72. Tiffney B.H. (1980) The fruits and seeds of the Brandon Lignite V. Rutaceae. J. Arnold Arb. 61: 1–40.Google Scholar
  73. Tiffney B.H. (1981) Euodia coslata (Chandler) Tiffney, (Rutaceae) from the Eocene of southern England. Paleontologisches Zeitschrift 55: 185–190.Google Scholar
  74. Tiffney B.H. (1985a) Perspectives on the origin of the floristic similarity between eastern Asia and eastern North America. J. Arnold Arb. 66: 73–94.Google Scholar
  75. Tiffney B.H. (1985b) The Eocene North Atlantic land bridge: Its importance in Tertiary and modern phytogeography of the Northern Hemisphere. J. Arnold Arb. 66: 243–273.Google Scholar
  76. Tiffney B.H. (submitted) The age of the Brandon Lignite (Vermont) based on megafossils. Rev. Palaeobot. Palynol.Google Scholar
  77. Tiffney B.H. and Barghoorn E.S. (1979) The flora of the Brandon Lignite. IV. Illiciaceae. Amer. J. Bot. 66: 321–329.CrossRefGoogle Scholar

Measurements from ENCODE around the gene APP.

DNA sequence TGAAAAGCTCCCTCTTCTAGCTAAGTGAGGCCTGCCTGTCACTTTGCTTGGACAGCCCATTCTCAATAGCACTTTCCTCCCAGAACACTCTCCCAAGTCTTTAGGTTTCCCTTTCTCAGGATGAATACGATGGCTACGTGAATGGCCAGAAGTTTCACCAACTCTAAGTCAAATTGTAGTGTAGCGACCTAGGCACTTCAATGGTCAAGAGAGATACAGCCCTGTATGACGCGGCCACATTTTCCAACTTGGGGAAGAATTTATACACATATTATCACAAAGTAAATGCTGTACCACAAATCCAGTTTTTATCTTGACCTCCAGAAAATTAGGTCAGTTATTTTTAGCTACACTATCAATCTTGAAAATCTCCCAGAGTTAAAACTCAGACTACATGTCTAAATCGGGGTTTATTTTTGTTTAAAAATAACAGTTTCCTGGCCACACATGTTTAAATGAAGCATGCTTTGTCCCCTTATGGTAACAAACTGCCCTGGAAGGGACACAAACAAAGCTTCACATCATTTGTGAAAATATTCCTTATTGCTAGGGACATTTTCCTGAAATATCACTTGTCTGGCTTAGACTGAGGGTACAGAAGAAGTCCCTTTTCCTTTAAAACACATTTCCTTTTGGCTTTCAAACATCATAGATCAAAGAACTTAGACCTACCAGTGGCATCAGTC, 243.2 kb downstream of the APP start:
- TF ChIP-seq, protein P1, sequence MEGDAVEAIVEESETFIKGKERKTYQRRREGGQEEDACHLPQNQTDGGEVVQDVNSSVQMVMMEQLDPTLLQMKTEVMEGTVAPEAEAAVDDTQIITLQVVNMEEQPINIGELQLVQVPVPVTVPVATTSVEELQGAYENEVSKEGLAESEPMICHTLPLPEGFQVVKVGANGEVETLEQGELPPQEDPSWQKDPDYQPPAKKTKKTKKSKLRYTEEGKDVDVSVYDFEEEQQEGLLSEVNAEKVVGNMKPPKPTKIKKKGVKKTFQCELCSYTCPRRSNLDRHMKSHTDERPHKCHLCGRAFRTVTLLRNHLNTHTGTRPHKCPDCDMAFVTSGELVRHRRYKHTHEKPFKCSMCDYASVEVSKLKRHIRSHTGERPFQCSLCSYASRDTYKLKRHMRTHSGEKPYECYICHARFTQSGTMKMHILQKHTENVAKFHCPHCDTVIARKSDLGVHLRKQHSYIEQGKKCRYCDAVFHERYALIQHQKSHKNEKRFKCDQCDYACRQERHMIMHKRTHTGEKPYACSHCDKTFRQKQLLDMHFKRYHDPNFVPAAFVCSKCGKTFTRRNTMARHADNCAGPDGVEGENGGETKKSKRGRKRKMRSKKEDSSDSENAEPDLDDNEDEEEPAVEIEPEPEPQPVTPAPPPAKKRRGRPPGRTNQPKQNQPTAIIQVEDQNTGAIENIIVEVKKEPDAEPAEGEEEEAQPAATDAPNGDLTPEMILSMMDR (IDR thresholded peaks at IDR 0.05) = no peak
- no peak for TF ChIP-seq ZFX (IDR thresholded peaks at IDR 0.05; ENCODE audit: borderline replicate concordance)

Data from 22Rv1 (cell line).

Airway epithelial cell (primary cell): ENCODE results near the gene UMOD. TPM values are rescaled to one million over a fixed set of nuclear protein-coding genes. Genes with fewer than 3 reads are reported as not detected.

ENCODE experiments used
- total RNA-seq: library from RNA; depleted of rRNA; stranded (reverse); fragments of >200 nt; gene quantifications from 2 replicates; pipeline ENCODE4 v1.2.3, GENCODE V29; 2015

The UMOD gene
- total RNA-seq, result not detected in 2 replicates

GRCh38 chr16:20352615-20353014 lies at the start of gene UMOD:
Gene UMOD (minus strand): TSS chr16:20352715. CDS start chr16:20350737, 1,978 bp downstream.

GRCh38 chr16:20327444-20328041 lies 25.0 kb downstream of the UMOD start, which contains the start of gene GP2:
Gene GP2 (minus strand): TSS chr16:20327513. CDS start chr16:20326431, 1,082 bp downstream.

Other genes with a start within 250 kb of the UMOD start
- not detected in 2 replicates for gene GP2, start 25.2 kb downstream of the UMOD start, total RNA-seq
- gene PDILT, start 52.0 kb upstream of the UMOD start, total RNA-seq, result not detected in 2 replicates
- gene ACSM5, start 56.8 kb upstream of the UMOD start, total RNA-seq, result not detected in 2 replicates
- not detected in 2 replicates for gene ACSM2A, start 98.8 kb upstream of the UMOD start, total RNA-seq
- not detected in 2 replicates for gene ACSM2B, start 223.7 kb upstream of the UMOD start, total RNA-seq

78. Tralau H. (1963) Asiatic dicotyledonous affinities in the Cainozoic flora of Europe. Kungl. Svenska Vetenskapsakademiens Handlingar, Fjerde serien 9: 1–87.Google Scholar
  79. Tralau H. (1964) The genus Nypa van Wurmb. Kungl. Svenska Vetenskapsakademiens Handlingar, Fjerde serien 10: 1–29.Google Scholar
  80. Uhl N.W. and Dransfield J. (1987) Genera Palmarum. A classification of palms based on the work of H. E. Moore, Jr. Allen Press, Lawrence, Kansas.Google Scholar
  81. van Beusekom C.F. (1971) Revision of Meliosma (Sabiaceae), section Lorenzanea excepted, living and fossil, geography and phylogeny. Blumea 19: 355–529.Google Scholar
  82. van Beusekom C.F and van de Water T.P.M. (1989) Sabiaceae. Flora Malesiana Series I, vol. 10: 679–715.Google Scholar
  83. van de Water T.P.M. (1980) A taxonomic revision of the genus Sabia (Sabiaceae). Blumea 26: 1–64.Google Scholar
  84. van Steenis C.G.G.J. (1954) Actinidiaceae. Flora Malesiana Series I, 4: 33–39.Google Scholar
  85. Walter H. and Lieth, H. (1960–1967) Klimadiagramm-Weltatlas. VEB Gustav-Fischer-Verlag, Jena.Google Scholar